S184 How Often Vertical Air Mass Transitions Occur in Association with Ridges on Mount Washington During the 2017-2018 Fall Season

Sunday, 6 January 2019
Hall 4 (Phoenix Convention Center - West and North Buildings)
Charlotte Connolly, Ohio University, Springfield, OH; and A. Smith and E. P. Kelsey
Manuscript (1.9 MB)

Abstract:The summit of Mount Washington is warming slower than the surrounding lower elevations, contrary to other mountain ranges which are experiencing higher warming trends. This also contradicts globalclimate modelprojectionswhich suggesthigher elevations should be warming faster than nearby lower elevations. The unusual elevation-dependent warming trends at Mount Washington could be driven by the summit being exposed to the free troposphere for approximately 50% of the year. As a first step toward testing thishypothesis, the impacts of free tropospheric exposure at the summit must be understood. The impacts of vertical changes in air masses at the summit of Mount Washington on climate variables during ridge passages were analyzed during the fall of 2017.Summit variables, such as temperature, dewpoint wind speed and wind direction from Mount Washington Observatory, were used to identify vertical air mass changes. Characteristics, such as a rapid change in dewpoint or wind speed, assisted in determining times of transitions. The NOAA ESRL-PSD snow-level radar at Plymouth State University, which can detect turbulence at the top of the boundary layer, andradiosonde data from the National Weather Service station at Gray, Maine help to supportthe height of the boundary layer in between them at Mount Washington under a synoptic scale ridge.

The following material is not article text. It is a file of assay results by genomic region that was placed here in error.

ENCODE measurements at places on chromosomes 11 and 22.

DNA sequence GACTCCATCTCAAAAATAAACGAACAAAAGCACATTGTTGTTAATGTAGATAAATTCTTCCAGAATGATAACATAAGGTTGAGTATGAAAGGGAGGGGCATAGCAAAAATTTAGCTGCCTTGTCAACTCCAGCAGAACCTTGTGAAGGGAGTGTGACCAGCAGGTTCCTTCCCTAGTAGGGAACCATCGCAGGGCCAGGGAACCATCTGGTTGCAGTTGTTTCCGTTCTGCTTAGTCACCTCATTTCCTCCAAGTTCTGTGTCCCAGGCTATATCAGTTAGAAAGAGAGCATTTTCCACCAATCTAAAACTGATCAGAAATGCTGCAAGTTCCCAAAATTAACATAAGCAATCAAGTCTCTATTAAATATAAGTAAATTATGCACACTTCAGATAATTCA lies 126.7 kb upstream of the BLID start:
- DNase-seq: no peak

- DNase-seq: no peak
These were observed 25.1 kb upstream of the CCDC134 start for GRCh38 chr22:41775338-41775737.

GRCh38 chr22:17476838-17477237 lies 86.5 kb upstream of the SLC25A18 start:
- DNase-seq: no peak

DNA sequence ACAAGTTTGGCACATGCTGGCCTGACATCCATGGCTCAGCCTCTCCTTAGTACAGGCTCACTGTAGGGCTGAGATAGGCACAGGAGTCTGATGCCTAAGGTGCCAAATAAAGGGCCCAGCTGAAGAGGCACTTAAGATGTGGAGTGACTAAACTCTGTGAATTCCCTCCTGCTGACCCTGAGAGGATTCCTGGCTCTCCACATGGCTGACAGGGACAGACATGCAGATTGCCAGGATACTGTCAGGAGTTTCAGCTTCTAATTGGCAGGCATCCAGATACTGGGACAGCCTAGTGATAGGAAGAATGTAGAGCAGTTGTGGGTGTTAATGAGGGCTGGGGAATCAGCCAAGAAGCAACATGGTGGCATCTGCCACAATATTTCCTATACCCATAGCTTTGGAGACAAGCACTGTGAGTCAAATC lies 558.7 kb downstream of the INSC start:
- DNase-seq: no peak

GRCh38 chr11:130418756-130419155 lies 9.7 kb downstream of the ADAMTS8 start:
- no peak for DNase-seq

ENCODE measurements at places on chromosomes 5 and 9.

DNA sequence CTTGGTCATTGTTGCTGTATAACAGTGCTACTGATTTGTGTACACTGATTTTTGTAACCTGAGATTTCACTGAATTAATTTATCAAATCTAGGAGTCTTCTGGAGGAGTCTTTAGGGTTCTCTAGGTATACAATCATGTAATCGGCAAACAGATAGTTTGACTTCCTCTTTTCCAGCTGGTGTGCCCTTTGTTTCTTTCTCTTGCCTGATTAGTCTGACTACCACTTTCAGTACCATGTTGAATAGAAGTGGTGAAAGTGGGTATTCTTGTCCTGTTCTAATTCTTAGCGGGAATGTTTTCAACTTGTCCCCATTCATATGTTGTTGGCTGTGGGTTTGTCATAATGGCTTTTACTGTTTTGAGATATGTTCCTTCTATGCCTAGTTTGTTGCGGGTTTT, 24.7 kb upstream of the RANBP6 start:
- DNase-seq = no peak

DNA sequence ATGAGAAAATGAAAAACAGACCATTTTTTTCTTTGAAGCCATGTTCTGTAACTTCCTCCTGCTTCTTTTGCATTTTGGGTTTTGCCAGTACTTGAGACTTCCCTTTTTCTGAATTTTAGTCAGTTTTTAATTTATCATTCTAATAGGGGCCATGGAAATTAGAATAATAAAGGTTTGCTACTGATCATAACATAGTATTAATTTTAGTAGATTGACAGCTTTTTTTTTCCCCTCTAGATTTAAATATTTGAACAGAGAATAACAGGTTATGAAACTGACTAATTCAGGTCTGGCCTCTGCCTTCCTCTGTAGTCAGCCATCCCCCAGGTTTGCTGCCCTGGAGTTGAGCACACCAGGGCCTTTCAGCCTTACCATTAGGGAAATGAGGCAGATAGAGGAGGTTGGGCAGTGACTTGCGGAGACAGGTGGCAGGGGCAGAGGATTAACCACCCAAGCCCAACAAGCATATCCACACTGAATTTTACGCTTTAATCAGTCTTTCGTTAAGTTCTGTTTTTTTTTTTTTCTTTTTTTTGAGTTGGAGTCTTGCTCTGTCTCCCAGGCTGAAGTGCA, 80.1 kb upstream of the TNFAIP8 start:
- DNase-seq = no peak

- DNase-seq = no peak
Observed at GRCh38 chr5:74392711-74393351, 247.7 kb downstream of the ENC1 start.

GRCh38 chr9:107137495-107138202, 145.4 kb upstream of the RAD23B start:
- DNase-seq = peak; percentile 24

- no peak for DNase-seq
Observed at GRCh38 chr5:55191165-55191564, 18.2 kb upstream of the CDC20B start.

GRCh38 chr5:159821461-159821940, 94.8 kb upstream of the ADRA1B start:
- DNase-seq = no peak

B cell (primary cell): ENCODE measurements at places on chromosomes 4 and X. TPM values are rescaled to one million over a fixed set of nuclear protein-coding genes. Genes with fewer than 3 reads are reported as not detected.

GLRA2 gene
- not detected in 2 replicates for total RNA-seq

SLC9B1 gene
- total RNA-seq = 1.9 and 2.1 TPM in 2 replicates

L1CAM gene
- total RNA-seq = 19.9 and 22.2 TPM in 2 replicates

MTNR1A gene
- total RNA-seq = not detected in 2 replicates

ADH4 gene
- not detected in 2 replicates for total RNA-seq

A total of 25 cases of ridge passages were identifiedby summit station pressure and Weather Prediction Center surface analysis maps. Of these 25 cases, 19 were associated with an air mass transition at the summit, 6had no transition, and. Dewpoint, correlation between dewpoint and temperature, and wind speed were found to be the most effective variables during the fall season to determine a transition. A negative correlation of dewpoint and temperature was particularly indicative of a transition from moist boundary layer and dry free tropospheric air. This analysis suggests that most transitions occurred because upslope winds decreased with the approach of a ridge and the weak winds could no longer push boundary layer air up on the summit, thus exposing it to the free troposphere. Frequently, temperature increased by >1°C and dewpoint decreased by over 10°C.These results suggest that mountain slopes sufficiently high above their surrounding lower elevations may be experiencinga significantly differentclimate because of exposure to the free troposphere than they would if they were always in the boundary layer.

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